Outliers 
The birth-rate effect, described by Maxwell Gladwell in the book Outliers, discusses how being born early in the year influences one's chances of becoming an NHL player. However, researcher Jean Cote (whose works Gladwell cites in his discussion of the birth-rate effect) points out that actually where one is born (birth-place effect) has a greater impact on an athlete's chances for success (Côté et al., 2006).  The reason -- resources and opportunity.

We must be exposed or presented with the opportunity, to ever really know what hidden abilities lay within us. I know this fact all too well. Really, if I wasn't working at McDonald's that one random day when I was 17 years old and asked if I wanted to learn how to high jump, I would never have become an Olympian. It's as simple as that. Which often leaves me wondering how many untapped "talents" are out there and never developed?

Going for Gold
The road to the Olympic Games and the podium is a hard one, no matter the sport one comes from, or the resources and opportunity in place. At the end of the day, nothing can replace the passion we as athletes must have to relentlessly pursue excellence, through lactic acid, broken bones and fatigue. It is a fire that must inherently burn to be sustained. Still it is worth contemplating (in the back of your mind) how depth of competition, resources and opportunity, as well as other factors may contribute to the achievement of a gold medal. Most importantly, how many "other" possible Olympians are out there, that could have been?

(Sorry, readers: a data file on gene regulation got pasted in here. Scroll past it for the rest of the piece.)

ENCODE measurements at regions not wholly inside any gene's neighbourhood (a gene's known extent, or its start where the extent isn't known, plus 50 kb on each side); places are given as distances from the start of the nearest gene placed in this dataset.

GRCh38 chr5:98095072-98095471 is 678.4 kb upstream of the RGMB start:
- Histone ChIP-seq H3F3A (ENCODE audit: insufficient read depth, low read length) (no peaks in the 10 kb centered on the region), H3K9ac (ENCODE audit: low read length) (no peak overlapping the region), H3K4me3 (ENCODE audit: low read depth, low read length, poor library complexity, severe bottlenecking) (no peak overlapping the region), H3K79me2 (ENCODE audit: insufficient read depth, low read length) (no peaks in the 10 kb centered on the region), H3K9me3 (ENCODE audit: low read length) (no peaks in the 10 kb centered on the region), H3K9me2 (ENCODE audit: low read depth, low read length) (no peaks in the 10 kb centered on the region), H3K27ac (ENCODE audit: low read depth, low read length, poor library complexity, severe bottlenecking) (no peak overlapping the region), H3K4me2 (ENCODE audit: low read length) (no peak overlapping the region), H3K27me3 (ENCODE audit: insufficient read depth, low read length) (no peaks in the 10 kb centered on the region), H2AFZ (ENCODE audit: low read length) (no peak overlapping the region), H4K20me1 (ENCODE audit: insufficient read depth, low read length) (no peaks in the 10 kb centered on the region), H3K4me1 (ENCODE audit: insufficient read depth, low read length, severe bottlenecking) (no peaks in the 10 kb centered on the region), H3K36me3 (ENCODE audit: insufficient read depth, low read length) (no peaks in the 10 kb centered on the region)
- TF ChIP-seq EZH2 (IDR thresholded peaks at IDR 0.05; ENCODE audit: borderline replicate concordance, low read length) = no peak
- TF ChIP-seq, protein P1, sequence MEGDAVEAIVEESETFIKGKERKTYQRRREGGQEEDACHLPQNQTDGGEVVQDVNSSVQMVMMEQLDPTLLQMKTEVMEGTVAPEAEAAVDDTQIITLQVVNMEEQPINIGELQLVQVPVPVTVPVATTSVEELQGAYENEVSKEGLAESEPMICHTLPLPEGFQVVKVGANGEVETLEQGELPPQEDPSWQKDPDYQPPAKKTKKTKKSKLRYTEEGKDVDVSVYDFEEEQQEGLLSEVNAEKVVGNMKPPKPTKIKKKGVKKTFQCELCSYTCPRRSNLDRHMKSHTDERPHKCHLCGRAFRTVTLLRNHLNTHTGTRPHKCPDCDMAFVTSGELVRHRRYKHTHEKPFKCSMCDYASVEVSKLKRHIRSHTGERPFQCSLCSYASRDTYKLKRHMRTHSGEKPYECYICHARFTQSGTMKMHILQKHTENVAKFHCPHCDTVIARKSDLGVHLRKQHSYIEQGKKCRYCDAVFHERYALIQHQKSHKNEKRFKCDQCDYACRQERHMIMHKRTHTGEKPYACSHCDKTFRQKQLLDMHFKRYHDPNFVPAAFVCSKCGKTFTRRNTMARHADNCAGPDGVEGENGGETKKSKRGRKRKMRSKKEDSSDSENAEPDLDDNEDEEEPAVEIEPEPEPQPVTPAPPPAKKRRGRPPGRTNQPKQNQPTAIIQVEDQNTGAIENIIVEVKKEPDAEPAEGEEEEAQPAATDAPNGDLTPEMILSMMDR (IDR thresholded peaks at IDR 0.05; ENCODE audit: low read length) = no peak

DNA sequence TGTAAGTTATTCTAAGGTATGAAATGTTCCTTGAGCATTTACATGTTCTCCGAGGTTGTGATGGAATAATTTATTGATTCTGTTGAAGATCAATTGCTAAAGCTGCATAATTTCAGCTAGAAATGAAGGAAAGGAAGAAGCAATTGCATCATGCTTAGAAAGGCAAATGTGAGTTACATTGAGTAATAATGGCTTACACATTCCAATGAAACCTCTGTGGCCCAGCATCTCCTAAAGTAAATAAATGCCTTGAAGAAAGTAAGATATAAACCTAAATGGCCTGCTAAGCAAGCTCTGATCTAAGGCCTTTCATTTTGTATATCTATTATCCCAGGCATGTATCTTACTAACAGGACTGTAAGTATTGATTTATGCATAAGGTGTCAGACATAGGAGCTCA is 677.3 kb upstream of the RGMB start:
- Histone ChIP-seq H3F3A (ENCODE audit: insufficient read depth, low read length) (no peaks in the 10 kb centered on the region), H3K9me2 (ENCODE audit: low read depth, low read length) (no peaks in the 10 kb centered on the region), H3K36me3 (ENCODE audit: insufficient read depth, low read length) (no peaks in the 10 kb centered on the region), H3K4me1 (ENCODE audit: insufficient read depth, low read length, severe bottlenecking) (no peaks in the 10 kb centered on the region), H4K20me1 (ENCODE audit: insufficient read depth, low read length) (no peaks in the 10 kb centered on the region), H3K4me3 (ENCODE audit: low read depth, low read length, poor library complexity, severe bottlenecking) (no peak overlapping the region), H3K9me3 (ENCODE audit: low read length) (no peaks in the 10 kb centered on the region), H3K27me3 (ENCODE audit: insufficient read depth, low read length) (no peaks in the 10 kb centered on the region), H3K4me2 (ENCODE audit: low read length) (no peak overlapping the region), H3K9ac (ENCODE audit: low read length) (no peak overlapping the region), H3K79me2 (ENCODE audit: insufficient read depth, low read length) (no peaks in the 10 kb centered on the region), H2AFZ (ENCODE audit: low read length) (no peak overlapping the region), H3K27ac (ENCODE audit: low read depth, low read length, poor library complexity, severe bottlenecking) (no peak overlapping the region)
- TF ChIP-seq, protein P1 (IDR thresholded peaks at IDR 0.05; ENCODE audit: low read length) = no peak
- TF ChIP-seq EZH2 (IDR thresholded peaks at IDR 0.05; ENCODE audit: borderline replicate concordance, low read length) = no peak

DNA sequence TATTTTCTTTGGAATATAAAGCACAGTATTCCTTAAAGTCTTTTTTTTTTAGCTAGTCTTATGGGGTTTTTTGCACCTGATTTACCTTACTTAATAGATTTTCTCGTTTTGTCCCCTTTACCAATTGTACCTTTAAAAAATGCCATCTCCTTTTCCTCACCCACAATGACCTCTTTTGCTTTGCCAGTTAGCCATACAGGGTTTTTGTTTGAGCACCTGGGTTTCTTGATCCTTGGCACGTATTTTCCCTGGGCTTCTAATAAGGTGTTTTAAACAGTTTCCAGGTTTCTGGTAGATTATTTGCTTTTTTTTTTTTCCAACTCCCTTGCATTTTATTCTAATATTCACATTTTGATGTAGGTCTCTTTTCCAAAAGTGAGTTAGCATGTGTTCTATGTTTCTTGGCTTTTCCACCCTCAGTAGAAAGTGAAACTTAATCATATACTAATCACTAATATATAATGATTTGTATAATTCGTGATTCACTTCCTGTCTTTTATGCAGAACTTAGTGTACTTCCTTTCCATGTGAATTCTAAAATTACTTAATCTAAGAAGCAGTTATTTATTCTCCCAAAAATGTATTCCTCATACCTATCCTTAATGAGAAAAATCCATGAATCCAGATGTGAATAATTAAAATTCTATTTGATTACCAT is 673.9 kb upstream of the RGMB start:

Loading Slideshow...
  • Closing Ceremony

    Christine Sinclair carried the flag for Canada and the hosts staged another star-studded show to close off the London Games.

  • Party Time

    Canada's athletes celebrate at the Olympic Closing Ceremony. (Frank Gunn/CP)

  • Canada's Flagbearer

    Christine Sinclair carries the flag for Canada at the Olympic Closing Ceremony. (CP/Frank Gunn)

  • They're Back

    British band 'The Spice Girls' perform during the Closing Ceremony at the 2012 Summer Olympics, Sunday, Aug. 12, 2012, in London. (AP Photo/Matt Dunham)

  • Posh At The Games

    Victoria Beckham performs as Posh Spice with British band The Spice Girls during the Closing Ceremony at the 2012 Summer Olympics, Sunday, Aug. 12, 2012, in London. (AP Photo/Matt Dunham)